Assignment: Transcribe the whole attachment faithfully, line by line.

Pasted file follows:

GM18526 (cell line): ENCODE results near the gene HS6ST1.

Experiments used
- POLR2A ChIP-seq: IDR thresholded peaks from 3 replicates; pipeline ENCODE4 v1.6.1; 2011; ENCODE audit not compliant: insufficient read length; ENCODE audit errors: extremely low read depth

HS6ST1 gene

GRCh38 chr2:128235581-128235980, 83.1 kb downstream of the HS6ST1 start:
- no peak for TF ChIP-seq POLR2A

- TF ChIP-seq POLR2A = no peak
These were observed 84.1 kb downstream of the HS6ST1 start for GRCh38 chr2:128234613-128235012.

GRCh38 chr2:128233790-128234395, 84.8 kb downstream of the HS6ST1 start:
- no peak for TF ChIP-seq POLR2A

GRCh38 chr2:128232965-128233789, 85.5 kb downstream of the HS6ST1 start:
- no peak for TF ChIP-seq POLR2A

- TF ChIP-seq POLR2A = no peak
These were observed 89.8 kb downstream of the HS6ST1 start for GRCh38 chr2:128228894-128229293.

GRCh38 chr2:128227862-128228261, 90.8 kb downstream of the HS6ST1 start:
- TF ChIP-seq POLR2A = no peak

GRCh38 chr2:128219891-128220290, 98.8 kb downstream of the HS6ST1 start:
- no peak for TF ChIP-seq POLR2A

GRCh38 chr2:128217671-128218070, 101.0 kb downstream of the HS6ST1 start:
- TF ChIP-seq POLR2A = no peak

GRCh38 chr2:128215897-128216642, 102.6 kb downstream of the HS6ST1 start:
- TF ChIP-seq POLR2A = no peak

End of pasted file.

GM18526 (cell line): ENCODE results near the gene HS6ST1.

Experiments used
- POLR2A ChIP-seq: IDR thresholded peaks from 3 replicates; pipeline ENCODE4 v1.6.1; 2011; ENCODE audit not compliant: insufficient read length; ENCODE audit errors: extremely low read depth

HS6ST1 gene

GRCh38 chr2:128235581-128235980, 83.1 kb downstream of the HS6ST1 start:
- no peak for TF ChIP-seq POLR2A

- TF ChIP-seq POLR2A = no peak
These were observed 84.1 kb downstream of the HS6ST1 start for GRCh38 chr2:128234613-128235012.

GRCh38 chr2:128233790-128234395, 84.8 kb downstream of the HS6ST1 start:
- no peak for TF ChIP-seq POLR2A

GRCh38 chr2:128232965-128233789, 85.5 kb downstream of the HS6ST1 start:
- no peak for TF ChIP-seq POLR2A

- TF ChIP-seq POLR2A = no peak
These were observed 89.8 kb downstream of the HS6ST1 start for GRCh38 chr2:128228894-128229293.

GRCh38 chr2:128227862-128228261, 90.8 kb downstream of the HS6ST1 start:
- TF ChIP-seq POLR2A = no peak

GRCh38 chr2:128219891-128220290, 98.8 kb downstream of the HS6ST1 start:
- no peak for TF ChIP-seq POLR2A

GRCh38 chr2:128217671-128218070, 101.0 kb downstream of the HS6ST1 start:
- TF ChIP-seq POLR2A = no peak

GRCh38 chr2:128215897-128216642, 102.6 kb downstream of the HS6ST1 start:
- TF ChIP-seq POLR2A = no peak